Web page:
I recently listened to a podcast by John Dehlin where he interviewed Richard Packham. According to John’s write-up of the podcast, part of his purpose is to “explore 3 ways in which the LDS Church creates unnecessary enemies.” The second episode focuses on how the Church makes by “breaking up families (when one no longer believes).” It is this particular point of John’s (and many who are critical of the Church) that I wanted to comment upon, although I will also provide a few comments on the podcast episodes with Richard as a whole.

During the course of the interviews (which take over 2-1/2 hours) Richard tells of his life in the Church and how, after he moved from his sheltered existence in Utah, he discovered that the Church wasn’t true while he was in college in Illinois. He tells how, after much time studying in the university library, that he came home one day and announced to his wife that the Church wasn’t true.

In further explaining what happened to him, Richard goes on to explain how he decided that since he no longer believed the Church to be true that it didn’t matter whether he followed the Word of Wisdom and it didn’t matter whether he continued to wear his temple garments. He would choose to go to parties, without his wife, and enjoy the lifestyle enjoyed by other university students. This led to troubles between Richard and his wife.

One day he came home and found his wife and children gone. He discovered the next day that they had taken the train back to Idaho, and it wasn’t long after that a divorce was sought and granted.

Richard explained how he has come to feel that this crumbling of the marriage was the fault of the Church. It may be indirectly, but it is nonetheless the Church’s fault because of its teachings. After all, there was no abuse, he tried to be a good father, and the only thing that changed were his beliefs about the Church. John agreed that this is terrible, and (paraphrasing) that the Church should change so that it isn’t responsible for such occurrences.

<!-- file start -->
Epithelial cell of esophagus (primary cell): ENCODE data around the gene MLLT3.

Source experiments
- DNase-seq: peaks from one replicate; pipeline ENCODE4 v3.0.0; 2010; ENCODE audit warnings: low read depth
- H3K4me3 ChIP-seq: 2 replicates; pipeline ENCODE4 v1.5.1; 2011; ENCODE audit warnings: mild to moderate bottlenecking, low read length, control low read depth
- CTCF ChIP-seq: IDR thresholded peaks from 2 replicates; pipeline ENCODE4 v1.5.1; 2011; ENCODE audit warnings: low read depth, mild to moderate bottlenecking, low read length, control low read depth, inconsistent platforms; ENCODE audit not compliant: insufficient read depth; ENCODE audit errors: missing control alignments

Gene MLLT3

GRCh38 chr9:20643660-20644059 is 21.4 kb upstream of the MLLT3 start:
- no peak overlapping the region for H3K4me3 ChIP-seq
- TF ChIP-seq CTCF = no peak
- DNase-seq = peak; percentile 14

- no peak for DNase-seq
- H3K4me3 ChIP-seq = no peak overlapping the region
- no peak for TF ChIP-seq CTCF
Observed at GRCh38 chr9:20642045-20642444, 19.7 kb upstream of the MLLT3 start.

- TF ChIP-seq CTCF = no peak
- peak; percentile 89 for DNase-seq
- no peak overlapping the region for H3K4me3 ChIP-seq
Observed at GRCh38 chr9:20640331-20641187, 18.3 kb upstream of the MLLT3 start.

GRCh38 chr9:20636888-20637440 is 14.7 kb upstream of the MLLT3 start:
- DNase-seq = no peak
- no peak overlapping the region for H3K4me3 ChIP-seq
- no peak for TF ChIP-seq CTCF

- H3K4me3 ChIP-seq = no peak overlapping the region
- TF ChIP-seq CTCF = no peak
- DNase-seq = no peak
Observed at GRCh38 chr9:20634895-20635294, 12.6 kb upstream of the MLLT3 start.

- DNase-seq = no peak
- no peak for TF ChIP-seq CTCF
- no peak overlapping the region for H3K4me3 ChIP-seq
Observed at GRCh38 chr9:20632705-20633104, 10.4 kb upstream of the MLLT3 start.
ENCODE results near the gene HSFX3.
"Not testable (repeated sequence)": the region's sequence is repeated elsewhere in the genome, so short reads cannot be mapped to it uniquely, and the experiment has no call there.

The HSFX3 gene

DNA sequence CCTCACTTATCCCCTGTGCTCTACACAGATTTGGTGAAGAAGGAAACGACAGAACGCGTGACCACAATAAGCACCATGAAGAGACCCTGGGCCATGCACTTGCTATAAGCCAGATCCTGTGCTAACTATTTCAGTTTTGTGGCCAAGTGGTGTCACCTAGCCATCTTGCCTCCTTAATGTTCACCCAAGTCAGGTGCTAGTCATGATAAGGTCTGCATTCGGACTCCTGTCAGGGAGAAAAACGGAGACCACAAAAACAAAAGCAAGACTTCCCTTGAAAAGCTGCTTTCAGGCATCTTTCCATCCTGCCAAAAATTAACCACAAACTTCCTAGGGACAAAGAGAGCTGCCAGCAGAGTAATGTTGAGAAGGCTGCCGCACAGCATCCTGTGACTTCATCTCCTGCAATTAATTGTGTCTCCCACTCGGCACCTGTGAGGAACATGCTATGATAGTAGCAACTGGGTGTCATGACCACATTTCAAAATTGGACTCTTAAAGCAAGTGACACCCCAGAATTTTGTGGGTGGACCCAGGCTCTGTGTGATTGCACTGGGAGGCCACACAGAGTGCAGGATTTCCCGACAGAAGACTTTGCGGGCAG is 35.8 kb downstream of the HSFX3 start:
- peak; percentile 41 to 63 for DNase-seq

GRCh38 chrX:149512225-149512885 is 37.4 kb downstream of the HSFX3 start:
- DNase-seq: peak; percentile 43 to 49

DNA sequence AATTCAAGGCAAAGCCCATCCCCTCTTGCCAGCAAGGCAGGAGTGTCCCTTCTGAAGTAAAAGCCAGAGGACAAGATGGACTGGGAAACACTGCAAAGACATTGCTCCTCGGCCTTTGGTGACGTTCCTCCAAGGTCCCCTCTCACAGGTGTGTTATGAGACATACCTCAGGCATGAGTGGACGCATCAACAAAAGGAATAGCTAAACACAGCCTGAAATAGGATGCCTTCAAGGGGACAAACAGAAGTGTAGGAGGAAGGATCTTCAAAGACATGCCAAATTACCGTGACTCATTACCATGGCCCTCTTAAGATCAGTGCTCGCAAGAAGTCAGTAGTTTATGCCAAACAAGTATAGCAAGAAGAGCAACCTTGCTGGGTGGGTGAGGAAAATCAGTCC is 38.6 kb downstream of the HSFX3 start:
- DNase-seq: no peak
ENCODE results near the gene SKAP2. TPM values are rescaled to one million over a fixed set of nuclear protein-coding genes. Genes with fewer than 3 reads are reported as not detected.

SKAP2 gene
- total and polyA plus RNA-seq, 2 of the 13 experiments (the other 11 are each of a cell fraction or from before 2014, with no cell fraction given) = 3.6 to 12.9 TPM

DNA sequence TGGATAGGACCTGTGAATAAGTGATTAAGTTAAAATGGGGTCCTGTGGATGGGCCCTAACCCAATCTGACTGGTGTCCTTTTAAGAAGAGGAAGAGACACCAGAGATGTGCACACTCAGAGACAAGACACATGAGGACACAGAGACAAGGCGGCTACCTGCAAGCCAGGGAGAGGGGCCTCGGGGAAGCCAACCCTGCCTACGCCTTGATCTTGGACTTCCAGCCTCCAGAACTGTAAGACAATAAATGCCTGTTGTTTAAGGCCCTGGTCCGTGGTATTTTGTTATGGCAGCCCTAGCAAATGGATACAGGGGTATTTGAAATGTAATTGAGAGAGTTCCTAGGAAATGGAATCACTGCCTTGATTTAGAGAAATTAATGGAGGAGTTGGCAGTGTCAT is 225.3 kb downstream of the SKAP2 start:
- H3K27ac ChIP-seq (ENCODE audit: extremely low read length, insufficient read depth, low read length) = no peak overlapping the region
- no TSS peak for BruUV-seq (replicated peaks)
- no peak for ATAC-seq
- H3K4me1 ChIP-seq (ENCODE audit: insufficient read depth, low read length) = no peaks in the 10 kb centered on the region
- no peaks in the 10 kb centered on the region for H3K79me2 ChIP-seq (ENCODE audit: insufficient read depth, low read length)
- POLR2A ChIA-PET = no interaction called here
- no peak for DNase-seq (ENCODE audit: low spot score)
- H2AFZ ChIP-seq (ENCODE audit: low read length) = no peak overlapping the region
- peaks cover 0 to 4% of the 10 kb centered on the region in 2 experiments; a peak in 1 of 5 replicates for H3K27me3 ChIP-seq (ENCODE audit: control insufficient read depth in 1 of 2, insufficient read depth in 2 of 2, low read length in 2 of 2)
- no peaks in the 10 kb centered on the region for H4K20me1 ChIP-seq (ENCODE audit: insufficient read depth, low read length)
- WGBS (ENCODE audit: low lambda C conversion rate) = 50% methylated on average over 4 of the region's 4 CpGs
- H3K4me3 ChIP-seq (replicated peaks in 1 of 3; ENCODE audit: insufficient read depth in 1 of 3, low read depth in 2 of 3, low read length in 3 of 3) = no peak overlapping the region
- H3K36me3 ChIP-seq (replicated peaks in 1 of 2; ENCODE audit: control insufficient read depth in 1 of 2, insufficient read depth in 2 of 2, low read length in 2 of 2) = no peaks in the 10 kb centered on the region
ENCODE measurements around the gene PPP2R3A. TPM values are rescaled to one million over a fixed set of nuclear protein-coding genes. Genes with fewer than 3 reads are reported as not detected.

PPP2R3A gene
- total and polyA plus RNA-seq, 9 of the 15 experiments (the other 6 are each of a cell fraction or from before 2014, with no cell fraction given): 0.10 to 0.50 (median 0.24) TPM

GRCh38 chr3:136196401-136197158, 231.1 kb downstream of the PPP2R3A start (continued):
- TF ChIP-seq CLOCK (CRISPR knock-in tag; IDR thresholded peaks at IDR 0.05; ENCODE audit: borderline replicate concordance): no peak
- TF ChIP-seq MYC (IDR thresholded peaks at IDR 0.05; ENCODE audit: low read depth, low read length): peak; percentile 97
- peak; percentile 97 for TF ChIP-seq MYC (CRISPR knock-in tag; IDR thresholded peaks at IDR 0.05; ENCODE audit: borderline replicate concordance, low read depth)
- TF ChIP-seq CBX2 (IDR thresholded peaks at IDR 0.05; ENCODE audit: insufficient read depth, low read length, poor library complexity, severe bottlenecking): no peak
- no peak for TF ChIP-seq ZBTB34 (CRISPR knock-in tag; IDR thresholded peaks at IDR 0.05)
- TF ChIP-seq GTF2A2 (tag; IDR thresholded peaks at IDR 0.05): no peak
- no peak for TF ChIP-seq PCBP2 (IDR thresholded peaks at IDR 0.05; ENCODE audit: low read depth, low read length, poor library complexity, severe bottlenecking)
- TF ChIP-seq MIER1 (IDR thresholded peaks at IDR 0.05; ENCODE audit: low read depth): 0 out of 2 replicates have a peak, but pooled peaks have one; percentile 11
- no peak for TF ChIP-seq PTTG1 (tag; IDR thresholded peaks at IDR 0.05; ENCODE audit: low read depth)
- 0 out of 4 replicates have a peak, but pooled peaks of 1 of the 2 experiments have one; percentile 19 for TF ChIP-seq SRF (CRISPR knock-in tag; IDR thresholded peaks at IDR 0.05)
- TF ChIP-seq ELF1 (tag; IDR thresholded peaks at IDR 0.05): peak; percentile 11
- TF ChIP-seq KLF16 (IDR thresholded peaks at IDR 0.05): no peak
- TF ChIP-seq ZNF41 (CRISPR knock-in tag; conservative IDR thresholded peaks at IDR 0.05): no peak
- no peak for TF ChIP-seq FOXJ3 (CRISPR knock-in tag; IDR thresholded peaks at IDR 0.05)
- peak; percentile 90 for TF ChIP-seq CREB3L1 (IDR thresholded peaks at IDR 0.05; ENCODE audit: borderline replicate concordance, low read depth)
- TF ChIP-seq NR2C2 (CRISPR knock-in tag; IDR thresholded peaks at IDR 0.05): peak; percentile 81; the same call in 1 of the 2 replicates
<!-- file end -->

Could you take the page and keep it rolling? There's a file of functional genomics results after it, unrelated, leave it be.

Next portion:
Personally, I think that Richard is justifying the bad things that happened during the dissolution of the marriage in a way that that doesn’t implicate his decisions. John, trying to be empathetic to the things that others go through, actively supported Richard in his characterizations of the past.

Richard doesn’t stop with blaming the Church for the breakup of his marriage, however. In wrapping up the discussion about the dissolution of his marriage and the Church’s complicity in the events, he states that “it isn’t just an intellectual decision that the Church isn’t what it claims to be…there is evil there. Evil things are happening” because of the Church’s teachings about family and marriage.


What did Richard expect? He “discovers” that the Church isn’t true, surprises his wife with the announcement as a fact, changes his values and his behavior, and then (in late life) blames his first marriage’s dissolution on the teachings of the Church. Neither Richard nor John provided much empathy for the wife (although Richard invited John to interview her). The implication in support of the assertion that the Church breaks up families is that, just perhaps, the wife shouldn’t feel betrayed by the path that Richard decided to take in his life. Perhaps she should be able to overlook his decision and continue to love him.

One of the prime reasons for the breakup of marriages—in or out of the Church—is infidelity. According to Wikipedia:

Infidelity is a violation of the mutually agreed-upon rules or boundaries of an intimate relationship, which constitutes a significant to extreme breach, or outright default, on the implicit good faith contract of a relationship, or a betrayal of core shared values with which the integrity and nature of the relationship is defined.

Were there any “mutually agreed-upon rules or boundaries” in Richard’s first marriage? Undoubtedly; there are in any marriage. Did his first wife feel that Richard had violated those boundaries and that an “extreme breach” or “outright default” of their relationship had occurred? Perhaps. Did she feel a “betrayal of core shared values with which the integrity and nature of the relationship is defined.” Probably.

Yet it is the Church’s fault.

Sure it is.

Nobody should take my comments as “dumping” on Richard. I actually think that Richard is a nice enough guy. John indicates in his write-up that it was his intent to explore his three points about the Church “via Richard’s own personal story.” If John (and Richard) feel it appropriate to use Richard’s story in support of the points, it is equally appropriate to examine Richard’s story in countering the points.

The fact is, John and Richard, in their story telling, are plain wrong. It is inappropriate to blame the Church for the natural outcome of individual choices. Even Richard stated in the interview that if he had remained in the Church, no doubt he would still be married to his first wife. It was his choice to leave, and I can hardly blame the wife for feeling betrayed at Richard’s intellectual infidelity to the “mutually agreed-upon rules or boundaries” that were part and parcel of their relationship.

It wasn’t the Church; it was Richard, and John doesn’t even see it.

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